It has only been six months, but already one of the three finance ministers is touting the beneficial effects of the Barbados Economic Recovery and Transformation programme (BERT) on the economy.
Minister in the Ministry of Economic Affairs and Investment Marsha Caddle said that while Barbados’ foreign reserves were in a perilous state just before the May 24 General Elections, with only four weeks of “cover” left then, the position had improved tremendously during the Mottley administration.
“When we came to office, there was only $400 million of foreign reserves, representing four weeks of cover. However, once we have secured the transfer of funds from the Inter-American Development Bank under BERT, our reserves should move to almost a billion dollars by the end of December this year,” she told the House of Assembly.
Beyond that, she said, the deficit has been “eliminated after a decade of unsustainable deficits, so we have been able to pay this year’s VAT refunds and income tax refunds. It is the first time Government has been current for six years, and over the next ten years we will run a primary surplus to bring our debt to GDP ratio down to the 60 per cent we are seeking by 2033.”
Caddle’s comments came during debate on an amendment to the Central Bank of Barbados Act.
Caddle, who shares ministerial duties in the Ministry of Finance and Economic Affairs with Prime Minister Mottley and Ryan Straughn MP, said that one of Government’s aims was to ensure that the most vulnerable Barbadians did not bear the full brunt of the economic restructuring exercise.
“Part of this programme related to a domestic and external debt restructuring which was necessary to ensure we did not place the full burden of the adjustment on ordinary Barbadians.
One of the major contributors to that debt restructuring was the Central bank. If the Central Bank was not a key part of the domestic part of restructuring our debt and making certain sacrifices regarding its own balance sheet, there would have been more of a burden on pensioners and other creditors in this country. The Central Bank has taken on a big share of this adjustment burden.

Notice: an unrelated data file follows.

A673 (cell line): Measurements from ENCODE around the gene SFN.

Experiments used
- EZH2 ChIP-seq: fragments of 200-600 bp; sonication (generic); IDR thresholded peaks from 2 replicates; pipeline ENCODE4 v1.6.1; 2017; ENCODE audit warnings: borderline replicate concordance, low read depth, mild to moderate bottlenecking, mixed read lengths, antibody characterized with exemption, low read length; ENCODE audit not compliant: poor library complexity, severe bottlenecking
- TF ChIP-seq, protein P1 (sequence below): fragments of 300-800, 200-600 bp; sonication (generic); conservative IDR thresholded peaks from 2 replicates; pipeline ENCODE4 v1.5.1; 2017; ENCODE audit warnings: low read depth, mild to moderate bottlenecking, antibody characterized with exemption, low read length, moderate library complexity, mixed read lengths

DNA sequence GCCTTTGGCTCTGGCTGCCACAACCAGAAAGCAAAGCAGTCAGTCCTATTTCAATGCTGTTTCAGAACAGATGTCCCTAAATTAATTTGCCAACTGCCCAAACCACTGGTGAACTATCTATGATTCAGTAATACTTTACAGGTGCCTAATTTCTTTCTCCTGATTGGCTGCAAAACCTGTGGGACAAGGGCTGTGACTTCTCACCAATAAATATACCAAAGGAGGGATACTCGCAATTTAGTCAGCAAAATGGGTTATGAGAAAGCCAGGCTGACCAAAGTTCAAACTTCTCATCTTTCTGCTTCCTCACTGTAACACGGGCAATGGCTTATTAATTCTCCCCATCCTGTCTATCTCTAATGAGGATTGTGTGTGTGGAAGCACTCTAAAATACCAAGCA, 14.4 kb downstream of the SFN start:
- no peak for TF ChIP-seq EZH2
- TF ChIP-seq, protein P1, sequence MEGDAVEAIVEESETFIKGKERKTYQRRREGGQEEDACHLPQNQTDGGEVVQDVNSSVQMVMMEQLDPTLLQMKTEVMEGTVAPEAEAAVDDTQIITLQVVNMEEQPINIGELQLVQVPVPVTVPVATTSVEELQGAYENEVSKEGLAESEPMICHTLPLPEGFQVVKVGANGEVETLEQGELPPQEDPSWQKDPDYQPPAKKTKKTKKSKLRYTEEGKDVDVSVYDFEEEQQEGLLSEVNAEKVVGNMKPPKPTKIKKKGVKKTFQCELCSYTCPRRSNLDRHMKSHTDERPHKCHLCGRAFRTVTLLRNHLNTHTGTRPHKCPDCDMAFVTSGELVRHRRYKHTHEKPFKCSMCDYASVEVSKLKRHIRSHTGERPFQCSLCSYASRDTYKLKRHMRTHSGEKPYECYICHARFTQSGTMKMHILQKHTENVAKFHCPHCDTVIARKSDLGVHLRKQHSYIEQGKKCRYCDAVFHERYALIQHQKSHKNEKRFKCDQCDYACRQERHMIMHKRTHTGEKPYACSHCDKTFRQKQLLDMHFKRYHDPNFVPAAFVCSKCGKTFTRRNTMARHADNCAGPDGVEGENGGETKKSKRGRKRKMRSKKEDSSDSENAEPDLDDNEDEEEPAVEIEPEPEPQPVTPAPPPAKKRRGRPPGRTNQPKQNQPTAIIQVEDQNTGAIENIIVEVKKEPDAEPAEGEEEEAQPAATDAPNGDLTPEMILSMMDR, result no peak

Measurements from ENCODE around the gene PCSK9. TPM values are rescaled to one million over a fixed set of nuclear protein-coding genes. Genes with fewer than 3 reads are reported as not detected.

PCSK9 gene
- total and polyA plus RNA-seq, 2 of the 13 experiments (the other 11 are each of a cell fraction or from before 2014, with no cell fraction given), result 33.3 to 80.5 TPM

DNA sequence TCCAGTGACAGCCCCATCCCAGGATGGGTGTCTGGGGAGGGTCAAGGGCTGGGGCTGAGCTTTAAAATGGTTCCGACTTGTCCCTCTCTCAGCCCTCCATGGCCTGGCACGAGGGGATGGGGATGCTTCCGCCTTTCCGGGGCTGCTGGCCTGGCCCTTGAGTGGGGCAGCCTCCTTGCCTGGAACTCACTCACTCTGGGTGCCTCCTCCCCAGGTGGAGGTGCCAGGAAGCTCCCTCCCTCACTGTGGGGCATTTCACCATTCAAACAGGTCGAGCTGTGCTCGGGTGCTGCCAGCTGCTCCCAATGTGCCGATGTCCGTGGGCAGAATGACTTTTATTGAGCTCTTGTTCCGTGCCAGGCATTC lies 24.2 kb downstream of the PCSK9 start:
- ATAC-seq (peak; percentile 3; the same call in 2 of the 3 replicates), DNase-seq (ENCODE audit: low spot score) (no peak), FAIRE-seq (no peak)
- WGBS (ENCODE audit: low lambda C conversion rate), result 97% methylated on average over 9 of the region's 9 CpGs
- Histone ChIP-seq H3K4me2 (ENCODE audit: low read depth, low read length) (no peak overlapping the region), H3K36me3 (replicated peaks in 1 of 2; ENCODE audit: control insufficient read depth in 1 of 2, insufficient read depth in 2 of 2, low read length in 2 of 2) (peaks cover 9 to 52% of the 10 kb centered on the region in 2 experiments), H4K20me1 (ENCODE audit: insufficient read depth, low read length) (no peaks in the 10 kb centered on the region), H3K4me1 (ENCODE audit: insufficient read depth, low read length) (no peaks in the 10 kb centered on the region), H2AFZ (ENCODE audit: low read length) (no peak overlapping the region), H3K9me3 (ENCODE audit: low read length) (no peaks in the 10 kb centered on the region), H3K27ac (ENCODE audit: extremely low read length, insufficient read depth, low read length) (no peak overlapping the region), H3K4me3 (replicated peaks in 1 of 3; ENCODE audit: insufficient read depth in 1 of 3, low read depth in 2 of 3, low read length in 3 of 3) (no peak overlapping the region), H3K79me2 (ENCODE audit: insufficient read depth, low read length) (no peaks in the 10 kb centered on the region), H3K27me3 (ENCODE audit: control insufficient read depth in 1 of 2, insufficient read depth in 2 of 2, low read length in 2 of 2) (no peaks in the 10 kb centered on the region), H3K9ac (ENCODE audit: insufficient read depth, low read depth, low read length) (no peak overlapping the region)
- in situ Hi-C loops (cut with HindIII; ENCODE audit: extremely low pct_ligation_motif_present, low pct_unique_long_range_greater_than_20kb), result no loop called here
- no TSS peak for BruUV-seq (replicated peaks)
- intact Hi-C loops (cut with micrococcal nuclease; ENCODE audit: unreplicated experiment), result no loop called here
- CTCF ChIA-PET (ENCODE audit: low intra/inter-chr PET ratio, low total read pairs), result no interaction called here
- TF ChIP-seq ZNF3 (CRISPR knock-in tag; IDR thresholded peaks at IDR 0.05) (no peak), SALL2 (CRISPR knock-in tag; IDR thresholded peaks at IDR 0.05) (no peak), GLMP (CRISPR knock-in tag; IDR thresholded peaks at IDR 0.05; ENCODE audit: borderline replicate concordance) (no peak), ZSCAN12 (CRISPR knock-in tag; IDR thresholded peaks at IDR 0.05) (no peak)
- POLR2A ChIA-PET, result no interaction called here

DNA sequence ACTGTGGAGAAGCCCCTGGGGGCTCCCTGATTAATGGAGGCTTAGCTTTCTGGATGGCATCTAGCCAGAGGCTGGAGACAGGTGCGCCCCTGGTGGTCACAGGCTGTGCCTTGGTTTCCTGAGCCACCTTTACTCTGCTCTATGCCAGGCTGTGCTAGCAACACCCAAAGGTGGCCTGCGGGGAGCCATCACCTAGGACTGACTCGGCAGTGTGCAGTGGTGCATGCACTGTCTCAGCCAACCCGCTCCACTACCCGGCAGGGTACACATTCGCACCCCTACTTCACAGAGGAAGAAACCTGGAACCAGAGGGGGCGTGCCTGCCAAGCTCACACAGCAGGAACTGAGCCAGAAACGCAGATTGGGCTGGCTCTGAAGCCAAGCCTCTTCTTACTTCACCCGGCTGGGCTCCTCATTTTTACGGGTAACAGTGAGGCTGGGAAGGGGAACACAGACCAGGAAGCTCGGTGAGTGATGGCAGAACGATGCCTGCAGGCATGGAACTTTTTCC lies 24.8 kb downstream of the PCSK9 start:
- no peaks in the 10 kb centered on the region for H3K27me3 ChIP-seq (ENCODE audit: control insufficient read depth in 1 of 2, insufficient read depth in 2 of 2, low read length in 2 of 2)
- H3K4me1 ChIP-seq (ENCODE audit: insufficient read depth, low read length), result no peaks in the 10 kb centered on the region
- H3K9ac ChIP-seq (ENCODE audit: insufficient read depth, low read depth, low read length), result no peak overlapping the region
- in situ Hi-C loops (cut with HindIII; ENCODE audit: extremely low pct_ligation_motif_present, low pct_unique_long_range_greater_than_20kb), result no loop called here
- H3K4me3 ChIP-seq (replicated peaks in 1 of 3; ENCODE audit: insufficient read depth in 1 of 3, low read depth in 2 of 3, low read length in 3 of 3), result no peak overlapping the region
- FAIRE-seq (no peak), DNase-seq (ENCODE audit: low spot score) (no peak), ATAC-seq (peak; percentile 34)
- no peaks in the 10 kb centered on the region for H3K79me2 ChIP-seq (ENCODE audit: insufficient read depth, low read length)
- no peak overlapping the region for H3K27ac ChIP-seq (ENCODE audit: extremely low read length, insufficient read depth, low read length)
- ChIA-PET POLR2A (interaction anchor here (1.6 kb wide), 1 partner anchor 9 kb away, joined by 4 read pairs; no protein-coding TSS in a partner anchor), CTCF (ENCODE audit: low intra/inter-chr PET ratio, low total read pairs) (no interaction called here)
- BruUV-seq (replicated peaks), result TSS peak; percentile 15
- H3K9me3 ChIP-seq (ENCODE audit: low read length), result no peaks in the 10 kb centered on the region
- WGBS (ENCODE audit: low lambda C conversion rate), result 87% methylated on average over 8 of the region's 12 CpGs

This bill seeks to go further and to address any consequences of that adjustment,” she told the House.
In his contribution, Minister of Labour Colin Jordan sought to reinforce the Central Bank’s role in the economy. “The Central Bank has to ensure monetary policy of a country does not result in runaway inflation and putting pressure on foreign reserves. It is a regulator whose purpose is to get actors in an economy to act in a particular way, and it must act independently without political interference,” he said.
The BERT programme was not imposed on Barbados by the International Monetary Fund (IMF), but was developed by his party’s team of economists and met that agency’s approval, said Jordan.
“We presented a programme to the IMF and they agreed to support it owing to its well structured nature. The result of its implementation is a renewed investor confidence in Barbados, so new projects are coming on stream because this programme has shown the investing public that we are serious, so they can invest their resources confident they will get a return on them eventually.”